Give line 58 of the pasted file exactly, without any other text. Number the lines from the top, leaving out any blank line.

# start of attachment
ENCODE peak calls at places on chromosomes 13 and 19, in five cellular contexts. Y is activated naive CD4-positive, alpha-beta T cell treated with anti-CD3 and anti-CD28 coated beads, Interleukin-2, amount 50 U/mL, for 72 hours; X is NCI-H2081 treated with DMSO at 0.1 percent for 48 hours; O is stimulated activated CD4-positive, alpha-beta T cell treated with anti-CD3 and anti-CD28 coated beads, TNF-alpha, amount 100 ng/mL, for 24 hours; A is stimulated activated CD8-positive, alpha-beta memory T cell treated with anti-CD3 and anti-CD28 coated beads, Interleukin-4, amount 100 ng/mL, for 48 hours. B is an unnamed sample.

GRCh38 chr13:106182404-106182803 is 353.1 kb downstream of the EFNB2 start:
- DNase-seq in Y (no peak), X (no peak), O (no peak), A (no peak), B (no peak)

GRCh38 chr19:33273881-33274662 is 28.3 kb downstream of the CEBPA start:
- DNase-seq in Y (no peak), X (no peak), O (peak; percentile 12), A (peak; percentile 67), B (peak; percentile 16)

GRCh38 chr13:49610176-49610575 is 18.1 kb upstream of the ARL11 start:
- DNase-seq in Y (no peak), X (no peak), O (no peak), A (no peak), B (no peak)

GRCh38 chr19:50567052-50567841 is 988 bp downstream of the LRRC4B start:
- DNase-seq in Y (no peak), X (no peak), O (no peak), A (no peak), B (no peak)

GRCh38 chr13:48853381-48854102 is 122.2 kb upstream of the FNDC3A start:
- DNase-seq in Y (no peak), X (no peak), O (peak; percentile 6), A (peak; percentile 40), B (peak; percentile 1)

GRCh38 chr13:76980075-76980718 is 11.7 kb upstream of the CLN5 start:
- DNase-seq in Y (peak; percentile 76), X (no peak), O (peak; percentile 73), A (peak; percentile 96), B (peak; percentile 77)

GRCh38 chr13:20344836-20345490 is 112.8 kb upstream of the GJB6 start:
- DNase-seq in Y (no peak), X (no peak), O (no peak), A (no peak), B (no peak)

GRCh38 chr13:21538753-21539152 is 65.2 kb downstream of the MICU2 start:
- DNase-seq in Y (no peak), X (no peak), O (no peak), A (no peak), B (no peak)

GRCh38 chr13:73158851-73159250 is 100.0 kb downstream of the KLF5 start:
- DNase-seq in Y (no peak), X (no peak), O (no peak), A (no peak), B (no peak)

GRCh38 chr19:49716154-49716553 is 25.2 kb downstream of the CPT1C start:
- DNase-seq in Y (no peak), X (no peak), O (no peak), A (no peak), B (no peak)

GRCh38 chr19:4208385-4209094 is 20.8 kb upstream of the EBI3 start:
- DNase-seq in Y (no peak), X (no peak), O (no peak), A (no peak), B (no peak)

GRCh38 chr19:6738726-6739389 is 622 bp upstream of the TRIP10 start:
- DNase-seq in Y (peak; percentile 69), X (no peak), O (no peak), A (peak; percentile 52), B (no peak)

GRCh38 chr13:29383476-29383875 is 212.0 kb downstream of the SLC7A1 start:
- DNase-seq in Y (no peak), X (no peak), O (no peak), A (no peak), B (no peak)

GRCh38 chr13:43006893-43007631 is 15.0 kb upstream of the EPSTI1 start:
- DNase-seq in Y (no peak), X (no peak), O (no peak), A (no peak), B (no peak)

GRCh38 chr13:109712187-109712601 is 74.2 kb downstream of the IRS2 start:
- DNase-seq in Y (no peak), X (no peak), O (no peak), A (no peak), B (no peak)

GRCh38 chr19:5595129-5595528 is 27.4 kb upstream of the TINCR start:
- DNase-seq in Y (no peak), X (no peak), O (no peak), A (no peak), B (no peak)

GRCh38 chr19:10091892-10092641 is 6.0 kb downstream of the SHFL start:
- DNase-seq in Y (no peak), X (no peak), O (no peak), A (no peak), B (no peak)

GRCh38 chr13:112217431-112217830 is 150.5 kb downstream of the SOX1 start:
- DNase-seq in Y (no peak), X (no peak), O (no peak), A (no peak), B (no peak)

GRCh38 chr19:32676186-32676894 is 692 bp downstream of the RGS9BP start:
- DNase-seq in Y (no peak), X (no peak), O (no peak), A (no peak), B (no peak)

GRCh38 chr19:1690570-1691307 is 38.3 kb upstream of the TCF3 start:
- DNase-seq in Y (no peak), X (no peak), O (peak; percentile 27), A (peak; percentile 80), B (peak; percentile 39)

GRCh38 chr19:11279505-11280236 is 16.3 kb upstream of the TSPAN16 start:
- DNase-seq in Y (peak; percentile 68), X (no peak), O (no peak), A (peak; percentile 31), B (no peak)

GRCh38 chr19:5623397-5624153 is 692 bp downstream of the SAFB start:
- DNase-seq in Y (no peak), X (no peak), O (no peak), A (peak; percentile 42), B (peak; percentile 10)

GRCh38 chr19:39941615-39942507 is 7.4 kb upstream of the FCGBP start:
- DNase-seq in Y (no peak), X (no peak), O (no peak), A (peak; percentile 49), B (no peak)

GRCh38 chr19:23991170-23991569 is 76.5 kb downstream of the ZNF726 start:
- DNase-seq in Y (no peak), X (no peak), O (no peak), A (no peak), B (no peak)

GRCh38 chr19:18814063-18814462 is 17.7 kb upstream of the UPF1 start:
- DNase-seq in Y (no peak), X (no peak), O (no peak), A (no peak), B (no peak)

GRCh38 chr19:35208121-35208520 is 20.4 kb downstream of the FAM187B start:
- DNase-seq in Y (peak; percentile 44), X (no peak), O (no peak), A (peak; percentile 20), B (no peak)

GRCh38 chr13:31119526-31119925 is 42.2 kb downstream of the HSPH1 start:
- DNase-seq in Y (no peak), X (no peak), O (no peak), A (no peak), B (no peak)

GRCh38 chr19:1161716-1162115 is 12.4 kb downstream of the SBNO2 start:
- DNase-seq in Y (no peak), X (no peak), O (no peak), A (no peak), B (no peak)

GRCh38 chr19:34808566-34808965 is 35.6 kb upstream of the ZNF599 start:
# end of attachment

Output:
GRCh38 chr19:34808566-34808965 is 35.6 kb upstream of the ZNF599 start: